Electro-pop icons Erasure have sold 25 million albums and counting and played three Irish gigs last weekend as they tour their best album in years. Singer Andy Bell talks to Brian CampbellERASURE might be about to celebrate their 30th anniversary but the synth-pop duo are back with their best album in years. The double-act - Andy Bell and Vince Clarke - played a sold-out gig in Belfast last weekend and then two in Dublin and it seems that they're truly on the up again.
Their heyday was between 1985 and 1995, when they had hits with Sometimes, A Little Respect, Ship of Fools, Blue Savannah, Oh l'amour and a host of others.
While they sold 25 million albums and achieved more than 40 hit singles, Erasure's profile inevitably took a dip but their new album The Violet Flame contains a string of brilliant tunes, among them Promises, Elevation, Under the Wave, Dead of Night and forthcoming single Reason.
Their 16th studio album, it was recorded in New York and London and produced by Richard X and it became their first top 20 offering since Other People's Songs in 2003.
Speaking to Scene, frontman Andy Bell admits that it's nice to be creating a buzz again. "Yeah, it's been good. We had a good 10-year run and then, after we put out our 1995 album Erasure, we almost had to reinvent ourselves from scratch and that's a hard thing to do. I suppose we broke through again with Nightbird (in 2005) and then took it from there.
"Songwriting is like painting or writing or whatever, so you have your bleak periods. I like some of the darker material. The idea with this was to write on synths and make a dance record and that was it."
He says it was easy to choose Reason as the next single. "I do love that one. It's a very simple track and it kind of reminds me of New Order," he says. "Vince's intro riff is great and it just reminds me of some Northern Soul classics. I think some of the best Erasure songs have been Motown-inspired and that's one of them."
Andy has said that The Violet Flame is 'one of our most exhilarating records that we've done since The Innocents' and says he was influenced by Donna Summer and musical transformations by Annie Lennox and Kylie. "I like old retro stuff like DJ Hell and Giorgio Moroder," he says. "And Donna Summer was amazing. I love her effortless vocals against Giorgio's pulsating bass. It's still effective to this day."
Erasure's current tour started in Miami - where the new album was written - and took them across America, Europe, Ireland and Britain; it ends in London in mid-December. They then play two shows in New York on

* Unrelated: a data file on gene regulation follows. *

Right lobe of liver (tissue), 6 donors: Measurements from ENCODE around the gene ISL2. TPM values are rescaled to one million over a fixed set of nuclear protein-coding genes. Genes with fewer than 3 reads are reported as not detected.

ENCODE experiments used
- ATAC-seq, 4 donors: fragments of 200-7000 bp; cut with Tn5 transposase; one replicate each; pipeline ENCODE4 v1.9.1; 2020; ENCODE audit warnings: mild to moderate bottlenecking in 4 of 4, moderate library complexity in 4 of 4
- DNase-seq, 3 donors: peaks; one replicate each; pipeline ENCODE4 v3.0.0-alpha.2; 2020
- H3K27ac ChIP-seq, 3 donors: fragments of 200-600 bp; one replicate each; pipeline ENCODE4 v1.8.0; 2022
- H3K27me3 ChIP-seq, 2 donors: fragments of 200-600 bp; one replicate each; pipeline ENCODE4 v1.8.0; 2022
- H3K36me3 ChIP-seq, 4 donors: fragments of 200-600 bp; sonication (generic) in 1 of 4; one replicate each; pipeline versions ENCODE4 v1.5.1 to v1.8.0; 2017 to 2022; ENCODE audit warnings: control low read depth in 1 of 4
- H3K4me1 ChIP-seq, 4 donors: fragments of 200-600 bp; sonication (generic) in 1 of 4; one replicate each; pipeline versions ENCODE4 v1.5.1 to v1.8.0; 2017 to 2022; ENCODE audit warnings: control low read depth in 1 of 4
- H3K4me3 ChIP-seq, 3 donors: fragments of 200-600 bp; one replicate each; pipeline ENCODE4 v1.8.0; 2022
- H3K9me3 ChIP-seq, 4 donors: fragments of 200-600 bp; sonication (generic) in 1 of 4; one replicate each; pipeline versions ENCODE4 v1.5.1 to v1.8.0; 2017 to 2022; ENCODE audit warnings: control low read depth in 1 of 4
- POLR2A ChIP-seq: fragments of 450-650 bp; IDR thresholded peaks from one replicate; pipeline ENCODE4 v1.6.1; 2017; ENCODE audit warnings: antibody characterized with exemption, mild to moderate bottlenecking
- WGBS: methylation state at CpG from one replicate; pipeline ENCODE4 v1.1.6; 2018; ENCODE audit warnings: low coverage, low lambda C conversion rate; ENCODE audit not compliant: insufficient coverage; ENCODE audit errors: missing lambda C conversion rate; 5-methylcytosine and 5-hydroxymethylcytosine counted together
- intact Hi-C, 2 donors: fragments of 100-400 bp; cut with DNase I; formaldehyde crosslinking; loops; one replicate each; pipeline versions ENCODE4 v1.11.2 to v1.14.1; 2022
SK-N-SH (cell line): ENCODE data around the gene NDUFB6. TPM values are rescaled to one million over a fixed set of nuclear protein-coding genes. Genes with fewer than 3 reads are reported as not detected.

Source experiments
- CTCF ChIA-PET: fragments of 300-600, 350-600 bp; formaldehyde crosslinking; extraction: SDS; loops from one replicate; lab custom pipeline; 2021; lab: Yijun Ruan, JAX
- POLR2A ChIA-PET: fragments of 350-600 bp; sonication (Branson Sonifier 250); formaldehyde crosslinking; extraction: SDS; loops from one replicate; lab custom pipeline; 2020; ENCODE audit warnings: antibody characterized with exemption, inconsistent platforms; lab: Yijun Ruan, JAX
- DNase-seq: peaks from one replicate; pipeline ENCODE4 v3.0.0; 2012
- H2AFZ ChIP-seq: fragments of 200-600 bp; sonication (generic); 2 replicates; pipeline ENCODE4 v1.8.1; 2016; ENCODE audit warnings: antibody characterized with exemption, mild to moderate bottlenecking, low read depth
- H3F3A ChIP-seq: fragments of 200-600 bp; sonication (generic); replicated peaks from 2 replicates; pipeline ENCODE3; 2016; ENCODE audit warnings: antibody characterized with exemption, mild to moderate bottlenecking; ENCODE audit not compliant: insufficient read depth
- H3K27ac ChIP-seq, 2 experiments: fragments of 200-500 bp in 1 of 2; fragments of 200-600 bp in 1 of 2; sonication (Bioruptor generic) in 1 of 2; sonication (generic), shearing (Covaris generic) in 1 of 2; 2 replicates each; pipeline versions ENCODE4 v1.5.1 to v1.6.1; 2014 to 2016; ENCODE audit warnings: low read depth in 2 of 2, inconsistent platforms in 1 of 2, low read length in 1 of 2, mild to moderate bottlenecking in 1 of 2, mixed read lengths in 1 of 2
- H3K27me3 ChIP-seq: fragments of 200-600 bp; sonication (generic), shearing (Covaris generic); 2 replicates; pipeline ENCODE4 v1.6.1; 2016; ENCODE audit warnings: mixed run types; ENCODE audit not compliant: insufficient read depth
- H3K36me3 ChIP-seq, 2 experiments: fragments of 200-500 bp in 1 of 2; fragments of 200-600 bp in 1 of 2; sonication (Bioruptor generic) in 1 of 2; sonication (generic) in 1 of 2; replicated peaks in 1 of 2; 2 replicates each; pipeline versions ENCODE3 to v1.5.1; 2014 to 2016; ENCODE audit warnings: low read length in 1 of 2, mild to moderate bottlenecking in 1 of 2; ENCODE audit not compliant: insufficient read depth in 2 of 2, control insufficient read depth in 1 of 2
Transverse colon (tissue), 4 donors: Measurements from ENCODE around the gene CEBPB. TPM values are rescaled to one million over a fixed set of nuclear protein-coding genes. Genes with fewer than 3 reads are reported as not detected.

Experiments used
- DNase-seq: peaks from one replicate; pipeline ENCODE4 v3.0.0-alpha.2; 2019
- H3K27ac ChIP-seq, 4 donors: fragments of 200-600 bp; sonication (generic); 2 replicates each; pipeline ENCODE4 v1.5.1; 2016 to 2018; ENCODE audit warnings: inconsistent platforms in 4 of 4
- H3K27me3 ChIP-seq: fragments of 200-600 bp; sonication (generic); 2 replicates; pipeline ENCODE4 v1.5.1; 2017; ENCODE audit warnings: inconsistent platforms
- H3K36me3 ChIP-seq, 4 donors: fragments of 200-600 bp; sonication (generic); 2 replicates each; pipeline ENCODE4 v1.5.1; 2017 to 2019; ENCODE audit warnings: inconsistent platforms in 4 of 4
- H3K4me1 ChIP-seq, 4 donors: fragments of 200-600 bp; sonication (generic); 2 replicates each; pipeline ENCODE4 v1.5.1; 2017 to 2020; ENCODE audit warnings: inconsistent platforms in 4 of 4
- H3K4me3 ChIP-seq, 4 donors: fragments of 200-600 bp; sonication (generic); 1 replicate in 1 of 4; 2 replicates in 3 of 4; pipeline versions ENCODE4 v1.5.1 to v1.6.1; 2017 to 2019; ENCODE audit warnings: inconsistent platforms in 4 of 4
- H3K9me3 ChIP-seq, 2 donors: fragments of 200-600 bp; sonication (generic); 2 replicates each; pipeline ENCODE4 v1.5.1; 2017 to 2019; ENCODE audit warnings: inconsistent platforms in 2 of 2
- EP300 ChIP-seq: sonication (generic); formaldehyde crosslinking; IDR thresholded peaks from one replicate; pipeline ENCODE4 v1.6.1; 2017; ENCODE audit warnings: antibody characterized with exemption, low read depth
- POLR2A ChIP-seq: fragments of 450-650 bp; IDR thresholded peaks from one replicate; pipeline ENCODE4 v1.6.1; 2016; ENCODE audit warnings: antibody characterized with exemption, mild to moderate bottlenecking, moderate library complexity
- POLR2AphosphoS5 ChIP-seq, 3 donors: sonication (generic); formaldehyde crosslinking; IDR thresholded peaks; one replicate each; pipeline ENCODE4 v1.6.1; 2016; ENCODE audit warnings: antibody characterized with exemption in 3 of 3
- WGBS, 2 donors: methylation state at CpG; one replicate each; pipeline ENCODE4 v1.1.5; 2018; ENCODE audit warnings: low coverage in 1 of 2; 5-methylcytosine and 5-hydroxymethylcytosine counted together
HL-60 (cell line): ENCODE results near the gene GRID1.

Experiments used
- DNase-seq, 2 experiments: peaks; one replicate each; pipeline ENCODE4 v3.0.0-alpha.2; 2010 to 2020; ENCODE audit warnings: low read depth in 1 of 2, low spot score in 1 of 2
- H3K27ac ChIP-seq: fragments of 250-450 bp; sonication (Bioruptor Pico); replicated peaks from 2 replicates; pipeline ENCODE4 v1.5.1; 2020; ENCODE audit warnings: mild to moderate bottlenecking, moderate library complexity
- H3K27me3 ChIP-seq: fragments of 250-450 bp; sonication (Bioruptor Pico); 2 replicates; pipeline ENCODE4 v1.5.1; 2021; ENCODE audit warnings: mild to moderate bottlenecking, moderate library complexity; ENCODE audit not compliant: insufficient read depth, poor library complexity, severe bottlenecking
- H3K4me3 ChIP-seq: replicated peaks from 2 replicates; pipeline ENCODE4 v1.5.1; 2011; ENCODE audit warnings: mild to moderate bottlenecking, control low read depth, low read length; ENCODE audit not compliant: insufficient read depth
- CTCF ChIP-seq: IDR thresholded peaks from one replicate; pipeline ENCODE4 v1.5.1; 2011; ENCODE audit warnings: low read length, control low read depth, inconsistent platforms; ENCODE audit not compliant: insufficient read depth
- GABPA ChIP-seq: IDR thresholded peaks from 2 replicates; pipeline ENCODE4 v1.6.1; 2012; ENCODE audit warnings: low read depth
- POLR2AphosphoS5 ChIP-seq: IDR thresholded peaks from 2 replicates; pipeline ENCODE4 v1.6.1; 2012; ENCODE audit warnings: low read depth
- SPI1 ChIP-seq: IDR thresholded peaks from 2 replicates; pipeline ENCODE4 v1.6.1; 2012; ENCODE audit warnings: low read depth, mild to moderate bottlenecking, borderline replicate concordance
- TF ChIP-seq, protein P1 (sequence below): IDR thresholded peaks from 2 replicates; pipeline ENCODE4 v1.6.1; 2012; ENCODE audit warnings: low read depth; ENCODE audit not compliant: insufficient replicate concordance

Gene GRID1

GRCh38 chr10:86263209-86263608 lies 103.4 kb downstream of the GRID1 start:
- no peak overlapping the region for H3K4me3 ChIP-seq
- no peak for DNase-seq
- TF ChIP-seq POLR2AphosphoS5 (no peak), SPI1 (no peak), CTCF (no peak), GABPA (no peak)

December 30 and 31. "My partner's from Florida and Vince lives in New York, so that should be good. We'll add some Christmas songs, so hopefully people will know them. We'll do a couple from Snow Globe [their festive 2013 album]. "In the States we've had quite mixed audiences, old and young, and I was pretty amazed at how many people knew the new stuff. In the UK it seems that the further north we go, the madder the crowds are."
He says they had a great time in Belfast and Dublin. "It was brilliant. We had a really good time. We were over in Dublin on the last tour in 2011. We don't always manage to get to Ireland but we do love going there. "I'm really surprised at how Belfast has changed. I don't think we'd been there for nine years. That was our first time using the PA system in the UK [after touring America] and it broke down after 30 seconds but then they fixed it. A few people did complain about the sound, but they were just teething problems." Over the summer, Andy was in Edinburgh for the one-man show Torsten The Bareback Saint at the Edinburgh Fringe. He has said that his narration in the show was influenced by the late Irish comic Dave Allen. "I don't think there's anyone like him," he says. "Doing that show was great. I'm hoping to do more of that next year and then maybe doing 'part two' of it. It's very different to the music but I loved doing it. "
Andy, who turned 50 this year, ended up in Erasure after answering Vince Clarke's advert in Melody Maker in 1985 when the former Depeche Mode and Yazoo musician was looking for a singer. Andy's job at the time was selling ladies' shoes in Debenhams.
Now, after all Erasure's success and almost 30 years as a band, he says there are no special anniversary plans for next year. "We haven't thought about anything. Maybe [1989 album] Wild will get reissued, but I'm not sure."
The Peterborough native says he never really thinks about the fact that Erasure have sold 25 million records all over the world. "I suppose you get used to a certain lifestyle or whatever and you go on tour - even though we don't really have to - but it's nice to go out there and see that people are still interested in coming to see you. It's in the blood and I can't think of anything else that I'd want to do."
The Violet Flame is out now (ErasureInfo.com); the single Reason is released on November 24.